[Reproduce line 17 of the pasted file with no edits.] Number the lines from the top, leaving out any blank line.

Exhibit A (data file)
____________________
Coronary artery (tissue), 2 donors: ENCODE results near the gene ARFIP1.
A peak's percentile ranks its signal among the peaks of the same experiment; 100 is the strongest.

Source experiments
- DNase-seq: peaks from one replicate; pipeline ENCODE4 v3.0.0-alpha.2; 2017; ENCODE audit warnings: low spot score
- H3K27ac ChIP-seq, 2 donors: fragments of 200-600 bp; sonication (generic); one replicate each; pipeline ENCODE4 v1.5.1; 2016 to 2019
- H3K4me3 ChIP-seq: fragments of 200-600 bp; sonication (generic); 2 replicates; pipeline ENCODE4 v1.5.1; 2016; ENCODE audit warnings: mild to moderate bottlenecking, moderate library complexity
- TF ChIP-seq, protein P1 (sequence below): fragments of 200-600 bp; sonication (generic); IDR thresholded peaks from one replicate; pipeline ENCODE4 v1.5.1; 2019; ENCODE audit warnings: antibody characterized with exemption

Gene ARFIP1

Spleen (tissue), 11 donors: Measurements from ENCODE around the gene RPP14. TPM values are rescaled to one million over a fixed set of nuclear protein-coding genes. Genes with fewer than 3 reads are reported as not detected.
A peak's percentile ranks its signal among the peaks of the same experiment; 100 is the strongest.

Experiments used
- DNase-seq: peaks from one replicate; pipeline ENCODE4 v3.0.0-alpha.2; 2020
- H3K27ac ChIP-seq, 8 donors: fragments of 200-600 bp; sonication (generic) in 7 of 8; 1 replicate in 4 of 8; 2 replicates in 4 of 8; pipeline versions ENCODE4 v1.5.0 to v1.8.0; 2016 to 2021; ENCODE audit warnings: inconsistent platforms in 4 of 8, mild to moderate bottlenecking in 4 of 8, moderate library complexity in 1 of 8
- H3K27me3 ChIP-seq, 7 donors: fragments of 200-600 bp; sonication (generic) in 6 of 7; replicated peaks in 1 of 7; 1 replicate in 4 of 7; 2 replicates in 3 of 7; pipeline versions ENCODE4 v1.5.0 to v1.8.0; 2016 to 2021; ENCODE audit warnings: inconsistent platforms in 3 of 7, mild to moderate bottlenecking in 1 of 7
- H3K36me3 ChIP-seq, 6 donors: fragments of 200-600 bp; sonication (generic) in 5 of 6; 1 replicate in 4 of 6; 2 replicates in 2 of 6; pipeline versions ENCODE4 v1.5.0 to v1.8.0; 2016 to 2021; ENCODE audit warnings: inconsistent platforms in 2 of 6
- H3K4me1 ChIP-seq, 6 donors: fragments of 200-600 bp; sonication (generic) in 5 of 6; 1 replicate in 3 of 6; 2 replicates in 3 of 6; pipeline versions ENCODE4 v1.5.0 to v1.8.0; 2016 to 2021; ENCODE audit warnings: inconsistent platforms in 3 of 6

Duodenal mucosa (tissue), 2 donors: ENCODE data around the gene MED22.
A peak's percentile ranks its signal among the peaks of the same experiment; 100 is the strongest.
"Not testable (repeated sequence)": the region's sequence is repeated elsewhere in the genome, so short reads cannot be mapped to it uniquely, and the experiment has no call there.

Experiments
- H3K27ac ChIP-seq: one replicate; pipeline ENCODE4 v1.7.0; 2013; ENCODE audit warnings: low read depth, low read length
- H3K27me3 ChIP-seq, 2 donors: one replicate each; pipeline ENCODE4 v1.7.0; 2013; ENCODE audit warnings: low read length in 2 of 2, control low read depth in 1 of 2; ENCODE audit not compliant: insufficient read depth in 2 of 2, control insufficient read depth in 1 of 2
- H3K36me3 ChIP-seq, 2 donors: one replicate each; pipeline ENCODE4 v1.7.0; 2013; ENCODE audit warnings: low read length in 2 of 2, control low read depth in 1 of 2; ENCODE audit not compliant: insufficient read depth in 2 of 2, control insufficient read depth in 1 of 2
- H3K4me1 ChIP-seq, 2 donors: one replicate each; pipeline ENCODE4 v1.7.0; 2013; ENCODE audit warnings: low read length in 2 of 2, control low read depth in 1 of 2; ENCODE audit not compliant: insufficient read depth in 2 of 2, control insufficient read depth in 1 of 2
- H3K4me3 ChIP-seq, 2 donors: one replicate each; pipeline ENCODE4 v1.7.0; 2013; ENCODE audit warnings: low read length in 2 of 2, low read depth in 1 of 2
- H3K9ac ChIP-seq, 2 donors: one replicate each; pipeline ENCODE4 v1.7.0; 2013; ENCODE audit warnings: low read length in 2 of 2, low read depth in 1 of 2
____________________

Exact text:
Duodenal mucosa (tissue), 2 donors: ENCODE data around the gene MED22.